This mean Mr Steel had to spend a weekend 'soldering and sorting wires' to make create a custom controller off the back of the Microsoft device

This mean Mr Steel had to spend a weekend ‘soldering and sorting wires’ to make create a custom controller off the back of the Microsoft device

‘There are many online but at quite a high price, I wanted to create a bespoke affordable solution’, he said. 

This isn’t his first ‘tinkering’ project, the last time he picked up his soldering iron was to create a ‘self watering plant that tweets it’s status.’ 

In order to build this controller he had to search for components, work out how to link different console devices and create something usable by his daughter.

‘I used an old screw box and just wired all the parts to the Xbox adaptive controller, it just took a lot of patience as there were a significant amount of wires.’

Mr Steel says there were 'a lot of wires' to sort out as well as soldering and boxes to stick together in order to create the controller

Mr Steel says there were ‘a lot of wires’ to sort out as well as soldering and boxes to stick together in order to create the controller

In order to build this controller he had to search for components, work out how to link different console devices and create something usable by his daughter

In order to build this controller he had to search for components, work out how to link different console devices and create something usable by his daughter

His highlight was ‘allowing Ava and her brother, Corban, who has the same condition, to be able to play like their friends’.

He said this was particularly important as it allows them to play games that would have been impossible for before due to the fiddly nature of the controllers. 

Maybe not just with her friends either as he said he is a self confessed Zelda fan. 

‘Zelda Ocarina of Time was an obsession. I’ve always been a gamer and its great to be able to share that with my children.’

The next version of the controller will be more intuitive and a better design, says Mr Steel. He said Logitech have even offered to help with its creation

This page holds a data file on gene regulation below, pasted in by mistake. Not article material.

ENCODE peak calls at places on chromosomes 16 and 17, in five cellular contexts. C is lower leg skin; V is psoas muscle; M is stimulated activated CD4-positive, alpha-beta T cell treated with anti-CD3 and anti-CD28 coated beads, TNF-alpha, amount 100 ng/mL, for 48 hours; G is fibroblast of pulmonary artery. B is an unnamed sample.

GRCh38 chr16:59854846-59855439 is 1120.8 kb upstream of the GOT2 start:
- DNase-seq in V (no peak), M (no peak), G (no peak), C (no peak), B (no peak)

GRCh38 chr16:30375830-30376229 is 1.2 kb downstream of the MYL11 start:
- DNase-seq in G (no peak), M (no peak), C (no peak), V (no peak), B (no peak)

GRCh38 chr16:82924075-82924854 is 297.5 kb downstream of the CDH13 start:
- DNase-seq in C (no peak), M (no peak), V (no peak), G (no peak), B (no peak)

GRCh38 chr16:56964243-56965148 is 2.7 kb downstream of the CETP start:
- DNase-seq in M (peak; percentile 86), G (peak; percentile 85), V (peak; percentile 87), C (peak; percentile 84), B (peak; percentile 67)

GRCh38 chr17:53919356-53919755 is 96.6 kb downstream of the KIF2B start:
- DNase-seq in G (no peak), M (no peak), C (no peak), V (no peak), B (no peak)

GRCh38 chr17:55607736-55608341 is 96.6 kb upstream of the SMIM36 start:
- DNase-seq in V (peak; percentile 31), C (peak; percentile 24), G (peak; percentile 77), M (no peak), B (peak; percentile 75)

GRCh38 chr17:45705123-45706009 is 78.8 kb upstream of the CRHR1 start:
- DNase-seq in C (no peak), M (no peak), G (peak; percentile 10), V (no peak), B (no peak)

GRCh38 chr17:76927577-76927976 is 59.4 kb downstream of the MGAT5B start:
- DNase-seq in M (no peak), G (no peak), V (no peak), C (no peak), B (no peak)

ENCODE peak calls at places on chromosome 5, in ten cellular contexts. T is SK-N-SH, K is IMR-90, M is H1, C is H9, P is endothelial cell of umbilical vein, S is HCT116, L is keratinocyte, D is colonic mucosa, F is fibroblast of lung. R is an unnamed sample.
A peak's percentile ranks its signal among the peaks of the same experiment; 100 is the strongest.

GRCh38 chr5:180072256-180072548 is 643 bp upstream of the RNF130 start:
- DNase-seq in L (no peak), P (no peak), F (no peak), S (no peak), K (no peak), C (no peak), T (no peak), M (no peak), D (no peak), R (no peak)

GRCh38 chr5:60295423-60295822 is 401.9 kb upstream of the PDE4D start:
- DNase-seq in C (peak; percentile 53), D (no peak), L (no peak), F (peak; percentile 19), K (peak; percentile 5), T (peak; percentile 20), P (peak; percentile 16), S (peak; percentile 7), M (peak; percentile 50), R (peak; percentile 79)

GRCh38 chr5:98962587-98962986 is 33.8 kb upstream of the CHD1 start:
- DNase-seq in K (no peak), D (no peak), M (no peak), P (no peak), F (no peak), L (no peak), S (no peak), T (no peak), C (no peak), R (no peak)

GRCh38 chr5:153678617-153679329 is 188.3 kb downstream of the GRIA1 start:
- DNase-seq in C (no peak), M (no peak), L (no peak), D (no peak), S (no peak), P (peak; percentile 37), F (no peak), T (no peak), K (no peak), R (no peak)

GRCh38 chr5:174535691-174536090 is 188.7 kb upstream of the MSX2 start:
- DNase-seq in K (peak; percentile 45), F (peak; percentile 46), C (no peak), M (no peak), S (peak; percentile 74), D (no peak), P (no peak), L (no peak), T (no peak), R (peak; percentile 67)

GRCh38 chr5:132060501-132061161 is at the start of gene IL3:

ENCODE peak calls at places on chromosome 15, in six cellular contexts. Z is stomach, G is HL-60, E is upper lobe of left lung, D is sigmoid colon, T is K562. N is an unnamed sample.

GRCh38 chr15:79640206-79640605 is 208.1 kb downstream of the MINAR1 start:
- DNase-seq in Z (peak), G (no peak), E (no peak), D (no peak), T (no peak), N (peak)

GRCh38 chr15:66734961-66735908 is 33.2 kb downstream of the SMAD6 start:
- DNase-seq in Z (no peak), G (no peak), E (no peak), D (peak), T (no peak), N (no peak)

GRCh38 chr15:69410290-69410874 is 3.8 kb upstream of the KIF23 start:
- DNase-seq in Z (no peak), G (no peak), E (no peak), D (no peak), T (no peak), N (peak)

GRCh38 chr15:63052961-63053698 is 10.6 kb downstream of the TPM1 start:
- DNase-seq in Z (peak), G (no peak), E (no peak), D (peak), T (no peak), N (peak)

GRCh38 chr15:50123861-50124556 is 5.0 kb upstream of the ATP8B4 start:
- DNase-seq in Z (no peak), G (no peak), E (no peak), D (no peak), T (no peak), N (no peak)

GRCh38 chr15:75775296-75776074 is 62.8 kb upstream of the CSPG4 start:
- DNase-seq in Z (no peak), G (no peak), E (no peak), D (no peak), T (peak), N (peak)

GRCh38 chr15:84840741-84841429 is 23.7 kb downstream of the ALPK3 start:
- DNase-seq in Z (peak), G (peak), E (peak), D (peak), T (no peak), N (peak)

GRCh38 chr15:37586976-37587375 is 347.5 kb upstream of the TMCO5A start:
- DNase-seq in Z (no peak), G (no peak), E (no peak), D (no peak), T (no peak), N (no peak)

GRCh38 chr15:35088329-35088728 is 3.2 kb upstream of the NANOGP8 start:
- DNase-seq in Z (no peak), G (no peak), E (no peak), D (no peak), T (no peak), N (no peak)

The next version of the controller will be more intuitive and a better design, says Mr Steel. He said Logitech have even offered to help with its creation

His next project will be to create a second version of this controller, one that is more stable as this is ‘only a prototype and very fragile’.  

He said a lot of the ability to create the controller was down to Microsoft’s efforts in creating its own Adaptive Controller and making it compatible. 

‘Accessibility isn’t profitable but it is necessary’, Mr Steel said.

‘I, and all families like us thank you for your efforts. Keep up the good work. These moments are what makes me believe society is moving in the right direction despite the news.’

WHAT IS HEREDITARY SPASTIC PARAPLEGIA? 

Hereditary spastic paraplegia is a general term for a group of rare inherited disorders.

They cause weakness and stiffness in the leg muscles and symptoms gradually get worse over time.

The number of people with the condition are estimated at between from 1 in 11,000 people to 1 in 77,000.

About 90 per cent of people have the ‘pure’ form of the condition. 

The main symptoms of pure hereditary spastic paraplegia are: 

  • a gradual weakness in the legs 
  • increased muscle tone and stiffness 
  • problems peeing – such as an urgent need to pee, even when the bladder is not full 
  • a lack of sensation in the feet   

The other 10 per cent will have the complex form of the condition. The symptoms include the above as well as:

  • nerve damage in the feet or other extremities 
  • epilepsy 
  • problems with balance, co-ordination and speech 
  • eye problems – such as damage to the retina and damage to the optic nerve
  • dementia ichthyosis – a condition that causes widespread and persistent thick, dry “fish-scale” skin 
  • learning and developmental problems 
  • hearing loss 
  • speech, breathing or swallowing problems 

Source: NHS 





READ SOURCE

LEAVE A REPLY

Please enter your comment!
Please enter your name here